The party later added a "clarification" to the press release stating that "in order to diffuse attempts by Democrats and the Left to divert attention from the main point of this release ... we have deleted the use of Barack Obama's middle name."

From the original version of the press release:

ANTI-SEMITES FOR OBAMA

NASHVILLE, TN - The Tennessee Republican Party today joins a growing chorus of Americans concerned about the future of the nation of Israel, the only stable democracy in the Middle East, if Sen. Barack Hussein Obama is elected president of the United States.

"It's time to set the record straight about Barack Obama and where he really stands on vital issues such as national security and the security of Israel," said Robin Smith, chairman of the Tennessee Republican Party. "Voters need to know about two items that surfaced today which strongly suggest that an Obama presidency will view Israel as a problem rather than a partner for peace in the Middle East.

On Sunday, Nation of Islam Minister Louis Farrakhan on Sunday likened Obama to a new messiah, calling him "the hope of the entire world." That's the same Louis Farrakhan who has a history of making openly anti-Semitic statements, calling Judaism a gutter religion, and suggesting that crack cocaine might have been a CIA plot to enslave blacks.

Farrakhan, addressing 20,000 people at the annual Savior's Day in Chicago, praised the Democrat presidential candidate, calling Obama "The hope of the entire world that America will change and be made better."

He also compared Obama to the founder of Islam, remarking that both had a white mother and black father, according to the Associated Press. "A black man with a white mother became a savior to us," Farrakhan said. "A black man with a while mother could turn out to be one who can lift America from her fall."

Obama, (pictured dressed in Muslim attire in a 2006 visit to Africa) has on the campaign trail pledged to rapidly remove American soldiers from Iraq regardless of the resulting instability and the creation of opening that would be filled by Islamic extremists, like Al Qaeda, in Iraq's government and military.

Obama has pledged to hold a Muslim Summit to determine Middle East policy with the very leaders that have as their goal to remove Israel from the map, referenced Jews to be "dogs" and "pigs." among other vile references.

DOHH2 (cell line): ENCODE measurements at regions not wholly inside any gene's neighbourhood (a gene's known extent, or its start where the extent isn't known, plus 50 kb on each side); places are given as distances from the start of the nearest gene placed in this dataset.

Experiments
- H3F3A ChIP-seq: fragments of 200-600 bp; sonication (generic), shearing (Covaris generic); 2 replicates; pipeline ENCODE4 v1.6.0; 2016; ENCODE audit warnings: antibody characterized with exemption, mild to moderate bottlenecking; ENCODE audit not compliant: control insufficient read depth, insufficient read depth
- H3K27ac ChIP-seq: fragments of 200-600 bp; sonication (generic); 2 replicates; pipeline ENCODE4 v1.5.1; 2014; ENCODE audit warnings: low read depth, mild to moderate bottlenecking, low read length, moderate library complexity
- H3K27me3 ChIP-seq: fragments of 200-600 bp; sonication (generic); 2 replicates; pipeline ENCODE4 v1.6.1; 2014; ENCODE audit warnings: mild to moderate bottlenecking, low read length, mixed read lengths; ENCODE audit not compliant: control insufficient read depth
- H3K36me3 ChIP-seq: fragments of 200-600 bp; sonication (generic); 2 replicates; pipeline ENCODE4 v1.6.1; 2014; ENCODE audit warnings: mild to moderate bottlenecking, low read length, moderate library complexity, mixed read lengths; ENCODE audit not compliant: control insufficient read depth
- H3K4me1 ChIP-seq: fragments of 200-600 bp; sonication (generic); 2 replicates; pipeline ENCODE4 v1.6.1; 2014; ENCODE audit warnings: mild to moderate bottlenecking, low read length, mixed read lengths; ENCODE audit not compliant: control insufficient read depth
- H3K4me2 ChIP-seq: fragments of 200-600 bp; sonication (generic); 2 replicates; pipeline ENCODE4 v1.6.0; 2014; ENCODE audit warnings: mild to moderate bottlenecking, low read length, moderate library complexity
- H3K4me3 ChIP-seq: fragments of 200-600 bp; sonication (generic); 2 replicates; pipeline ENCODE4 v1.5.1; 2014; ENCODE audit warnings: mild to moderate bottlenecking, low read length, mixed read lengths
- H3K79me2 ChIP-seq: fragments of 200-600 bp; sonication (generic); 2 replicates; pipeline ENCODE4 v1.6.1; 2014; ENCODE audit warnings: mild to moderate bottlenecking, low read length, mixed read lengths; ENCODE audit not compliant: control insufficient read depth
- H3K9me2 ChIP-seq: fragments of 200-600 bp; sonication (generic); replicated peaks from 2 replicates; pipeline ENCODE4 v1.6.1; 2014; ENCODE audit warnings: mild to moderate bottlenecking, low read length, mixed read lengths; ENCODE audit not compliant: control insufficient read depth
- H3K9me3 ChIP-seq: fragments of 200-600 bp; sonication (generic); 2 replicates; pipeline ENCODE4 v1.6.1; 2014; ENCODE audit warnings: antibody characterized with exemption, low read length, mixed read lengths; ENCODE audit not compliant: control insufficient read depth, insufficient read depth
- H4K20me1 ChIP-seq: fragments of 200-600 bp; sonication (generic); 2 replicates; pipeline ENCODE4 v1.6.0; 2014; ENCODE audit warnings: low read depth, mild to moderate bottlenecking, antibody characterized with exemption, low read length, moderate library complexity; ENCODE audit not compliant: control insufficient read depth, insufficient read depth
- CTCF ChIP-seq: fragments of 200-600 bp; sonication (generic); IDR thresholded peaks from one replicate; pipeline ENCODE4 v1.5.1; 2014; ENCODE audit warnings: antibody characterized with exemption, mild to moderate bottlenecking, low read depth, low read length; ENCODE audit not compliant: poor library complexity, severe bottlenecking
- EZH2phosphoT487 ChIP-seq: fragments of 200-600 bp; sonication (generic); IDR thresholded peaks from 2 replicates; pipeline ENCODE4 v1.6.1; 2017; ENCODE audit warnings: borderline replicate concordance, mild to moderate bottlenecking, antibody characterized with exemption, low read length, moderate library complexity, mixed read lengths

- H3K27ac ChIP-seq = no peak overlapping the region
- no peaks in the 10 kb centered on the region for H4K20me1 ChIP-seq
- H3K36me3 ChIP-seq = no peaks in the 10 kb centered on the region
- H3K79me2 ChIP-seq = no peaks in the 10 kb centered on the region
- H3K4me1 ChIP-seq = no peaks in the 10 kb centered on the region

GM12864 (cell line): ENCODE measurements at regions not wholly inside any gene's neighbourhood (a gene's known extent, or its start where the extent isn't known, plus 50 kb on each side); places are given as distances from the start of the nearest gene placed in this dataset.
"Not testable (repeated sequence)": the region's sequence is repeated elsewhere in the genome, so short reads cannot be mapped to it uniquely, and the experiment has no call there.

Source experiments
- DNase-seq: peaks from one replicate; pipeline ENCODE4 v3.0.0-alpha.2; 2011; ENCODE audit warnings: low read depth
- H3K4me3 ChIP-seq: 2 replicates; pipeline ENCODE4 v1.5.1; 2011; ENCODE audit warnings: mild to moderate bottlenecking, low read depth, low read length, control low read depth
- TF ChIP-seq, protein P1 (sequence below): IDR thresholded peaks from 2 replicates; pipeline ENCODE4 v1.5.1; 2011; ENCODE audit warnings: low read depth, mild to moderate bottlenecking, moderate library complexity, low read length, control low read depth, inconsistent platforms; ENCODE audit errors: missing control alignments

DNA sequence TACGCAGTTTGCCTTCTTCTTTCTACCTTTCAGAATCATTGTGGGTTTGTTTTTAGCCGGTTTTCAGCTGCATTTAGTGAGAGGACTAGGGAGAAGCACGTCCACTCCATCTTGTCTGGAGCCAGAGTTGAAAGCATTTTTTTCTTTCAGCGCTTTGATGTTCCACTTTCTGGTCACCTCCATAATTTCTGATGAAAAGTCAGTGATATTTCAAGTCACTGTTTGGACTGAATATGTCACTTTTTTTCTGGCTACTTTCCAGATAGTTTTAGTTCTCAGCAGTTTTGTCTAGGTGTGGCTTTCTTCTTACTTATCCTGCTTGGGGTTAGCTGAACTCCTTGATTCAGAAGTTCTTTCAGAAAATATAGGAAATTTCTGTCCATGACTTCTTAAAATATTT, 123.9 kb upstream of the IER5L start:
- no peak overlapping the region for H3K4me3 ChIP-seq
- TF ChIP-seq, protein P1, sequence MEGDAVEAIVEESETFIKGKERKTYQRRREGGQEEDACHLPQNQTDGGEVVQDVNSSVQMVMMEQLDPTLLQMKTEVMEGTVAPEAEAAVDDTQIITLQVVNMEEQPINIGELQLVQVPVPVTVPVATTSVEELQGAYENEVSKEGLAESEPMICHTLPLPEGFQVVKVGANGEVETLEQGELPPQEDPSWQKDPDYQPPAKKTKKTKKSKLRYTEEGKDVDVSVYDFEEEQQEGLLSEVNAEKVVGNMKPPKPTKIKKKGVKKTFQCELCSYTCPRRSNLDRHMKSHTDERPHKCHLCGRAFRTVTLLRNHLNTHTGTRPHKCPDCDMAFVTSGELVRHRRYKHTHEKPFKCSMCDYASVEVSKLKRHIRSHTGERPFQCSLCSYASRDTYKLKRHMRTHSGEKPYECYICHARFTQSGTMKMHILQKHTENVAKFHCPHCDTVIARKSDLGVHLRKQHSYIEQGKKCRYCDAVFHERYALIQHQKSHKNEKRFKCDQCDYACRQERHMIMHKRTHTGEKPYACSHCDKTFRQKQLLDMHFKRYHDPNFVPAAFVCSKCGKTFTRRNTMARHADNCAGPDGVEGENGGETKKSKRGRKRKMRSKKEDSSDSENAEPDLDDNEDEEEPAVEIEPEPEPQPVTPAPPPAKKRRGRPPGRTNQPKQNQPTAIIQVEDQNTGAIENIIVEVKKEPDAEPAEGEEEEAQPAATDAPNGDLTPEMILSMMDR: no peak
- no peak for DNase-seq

From the February 27 edition of Fox News' Special Report with Brit Hume:

GARRETT: Clinton and Obama sparred over health care and free trade, but even though she thrives on policy arcana, Clinton registered this complaint.

CLINTON [video clip]: In the last several debates, I seem to get the first question all the time.

GARRETT: Clinton then invoked a Saturday Night Live skit lampooning media coverage of Obama.

CLINTON [video clip]: Anybody saw Saturday Night Live, you know, maybe we should ask Barack if he's comfortable and needs another pillow.

GARRETT: Many Democrats call the line a mistake, but Clinton aides said it underscored a key point: Obama's not vetted. Obama appeared to struggle when asked about the recent endorsement of Nation of Islam leader Louis Farrakhan.

[begin video clip]

OBAMA: But it is not support that I sought, and we're not doing anything, I assure you, formally or informally with Minister Farrakhan.

RUSSERT: Do you reject his support?

OBAMA: Well, Tim, you know, I can't say to somebody that he can't say that he thinks I'm a good guy.

[end video clip]

GARRETT: Obama said he denounced Farrakhan's previous anti-Semitic remarks but would not reject them. Clinton pounced, and Obama shifted.

CLINTON [video clip]: And there's a difference between denouncing and rejecting --

OBAMA [video clip]: If the word "reject" Senator Clinton feels is stronger than the word "denounce," then I'm happy to concede the point, and I would reject and denounce.

GARRETT: The Tennessee Republican Party denounced Farrakhan's endorsement of Obama and questioned his commitment to Israel. Obama's campaign called it a baseless attack, and John McCain said he's not the nominee, yet when he is --

McCAIN [video clip]: Everyone within my party knows that this has got to be a respectful debate.

*Dates corrected.

Network/Outlet
Fox News Channel
Person
Major Garrett
Show/Publication
Special Report with Brit Hume
Stories/Interests
Barack Obama, 2008 Elections